However, I must mention that the Janakiraman committee’s hard work did not lead to faster filing of charge-sheets by the Central Bureau of Investigation (CBI) and the cases continue to drag through the courts for nearly 25 years. Hopefully, there will be pressure to address this issue with the SC-appointed SIT watching the action. The Reserve Bank of India (RBI) governor injected the necessary sobriety into the investigation process by saying,  “there could be genuine reasons for having offshore accounts” and the multidisciplinary committee (of which RBI is a part) will probe the legitimacy of the offshore accounts. It is important to do this without a needless witchhunt, because several of those named by The Indian Express reports have emphatically claimed that they have legitimate accounts whose transactions have been disclosed in their tax filings. RBI’s Liberalised Remittance Scheme (LRS) has permitted resident Indians, including minors, to freely remit funds overseas for permissible current or capital account transactions or both. The sum that is allowed to be invested overseas has increased from $25,000 in 2004 to as much as $250,000 since then; the remittances could easily have been routed through tax havens which permit extraordinary ease of transactions. 
 
The multi-disciplinary committee will, at some point, come up with its report; but, all said and done, India’s political class has nothing to fear from this particular leak. What will worry them, though, is that the Panama Papers may just be the beginning of a new trend—of hacking and leaking information available with top tax lawyers. The big message from Wikileaks, Edward Snowden’s disclosures and the Panama Papers, to politicians and the super-rich is that nothing is secret anymore; every database can be hacked sometime and the disclosures can ruin political careers.
 
If world leaders, including those in India, react to the Panama Papers by implementing sensible tax policies that make it unattractive to evade taxes by routing them through expensive offshore structures, that would be the most positive outcome of this path-breaking journalistic exercise. But that is a utopian expectation so long as tax havens are useful in routing illicit funds to terrorist groups and to finance insurgencies or the machinations of spy agencies of powerful nations.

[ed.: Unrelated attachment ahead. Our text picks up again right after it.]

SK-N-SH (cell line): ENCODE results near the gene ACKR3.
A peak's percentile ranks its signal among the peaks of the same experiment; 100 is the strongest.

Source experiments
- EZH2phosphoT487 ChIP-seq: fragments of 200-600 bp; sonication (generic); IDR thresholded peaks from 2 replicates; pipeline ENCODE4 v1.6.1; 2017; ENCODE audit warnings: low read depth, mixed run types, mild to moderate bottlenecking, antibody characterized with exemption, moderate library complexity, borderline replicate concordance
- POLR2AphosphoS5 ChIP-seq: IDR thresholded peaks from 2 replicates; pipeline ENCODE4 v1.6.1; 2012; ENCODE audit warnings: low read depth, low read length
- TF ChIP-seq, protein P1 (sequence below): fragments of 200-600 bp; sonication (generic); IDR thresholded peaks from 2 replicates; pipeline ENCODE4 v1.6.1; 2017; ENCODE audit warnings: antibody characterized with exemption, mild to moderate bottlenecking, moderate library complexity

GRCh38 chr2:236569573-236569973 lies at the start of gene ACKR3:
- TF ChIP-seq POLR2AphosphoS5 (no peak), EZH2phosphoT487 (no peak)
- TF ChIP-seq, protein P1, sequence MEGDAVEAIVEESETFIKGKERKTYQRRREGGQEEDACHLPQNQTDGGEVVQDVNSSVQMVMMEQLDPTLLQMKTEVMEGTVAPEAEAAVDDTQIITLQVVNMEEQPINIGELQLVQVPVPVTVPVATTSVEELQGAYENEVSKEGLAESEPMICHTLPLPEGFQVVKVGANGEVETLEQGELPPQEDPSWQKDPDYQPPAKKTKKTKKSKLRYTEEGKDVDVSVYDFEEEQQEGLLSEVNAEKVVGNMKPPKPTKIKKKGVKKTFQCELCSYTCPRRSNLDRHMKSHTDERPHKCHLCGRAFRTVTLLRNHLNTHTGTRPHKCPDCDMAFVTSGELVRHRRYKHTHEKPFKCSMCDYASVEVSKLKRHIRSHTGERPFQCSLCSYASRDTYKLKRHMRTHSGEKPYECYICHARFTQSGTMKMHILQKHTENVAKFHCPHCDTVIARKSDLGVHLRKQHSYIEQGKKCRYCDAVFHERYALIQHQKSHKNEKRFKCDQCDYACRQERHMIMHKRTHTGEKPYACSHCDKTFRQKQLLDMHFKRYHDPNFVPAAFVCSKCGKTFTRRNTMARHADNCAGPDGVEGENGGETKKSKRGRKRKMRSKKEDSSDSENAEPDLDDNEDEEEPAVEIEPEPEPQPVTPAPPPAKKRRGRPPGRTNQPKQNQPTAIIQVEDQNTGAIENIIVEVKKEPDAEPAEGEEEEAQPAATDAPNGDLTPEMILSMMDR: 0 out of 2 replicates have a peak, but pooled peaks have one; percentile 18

Correction: Corrected for adding proper designation as Prime Minister of Iceland instead of the President.
 

User

COMMENTS

MG Warrier

10 months ago

Copied below is an extract from my moneylife.in article "Cobra Post Exposure: What next?" published here on May 20, 2013:
"The question arises, in 2013, do we need a Cobrapost, a Tehelka, Wiki-leaks or a new TV channel struggling to improve its own TRP to tell us that all is not well in the goings on in India, when it comes to handling public funds (“public funds” comprise money collected from public which includes bank/company deposits and other funds with private organisations)? After all, this much has been told to us by the highest court (Supreme Court of India), Comptroller and Auditor General, Election Commission and several other “usually reliable” government and private bodies, from time to time in recent years. Most of the political parties also have endorsed this view during their bickering among them. What the common man is waiting for is a change which will reduce corrupt practices and infuse a semblance of ethical behaviour, on the part of individuals and organisations handling public funds, on which, in reality, they have only trusteeship rights.

While delivering the Second Annual Lecture at Transparency International in Delhi on 19 February 2011, Dr Bimal Jalan, ex-governor, Reserve Bank of India made the following observation:
“Thus, taken as a whole, corruption is undoubtedly an important cause for rising disparity, persistence of high incidence of poverty, and enormous delays and low productivity of public investments in India.”

On an earlier occasion (Seventh Nurul Matin Memorial Lecture, Bangladesh Institute of Bank Management, Dhaka, 2007) speaking on “Ethics in Banking” Dr Jalan had this to say: “Adherence to the ‘Rule of Law’ in a democratic society is an essential minimum requirement of ethical behaviour” He agreed with Professor Nurul Islam who had observed on the same dais that “…..ethics in banking, economic transactions and in society in general, are all interrelated. The solution needs to cover all related areas, including the systematic political factors.”

Remembered the above, in the context that deterioration in ethical behaviour is not confined to financial sector alone. I genuinely feel, we need all voices which bring to surface unethical practices including corrupt behaviour on the part of “public servants”. More importantly, media should help citizens to follow up such cases until the guilty meet with exemplary punishment."

Mahesh S Bhatt

11 months ago

Minimum taxes maximum governance.

But here maximum tax maximum avoidance.

Could we reduce defence/public expenditures every thing justs bloats till breakdown bankrupcy.

Man always finds ways to manipulate.when Ministers also match fix with JPC's USA also /UK also everywhere Leaders are brokers & traders of National Assets sales/restructures.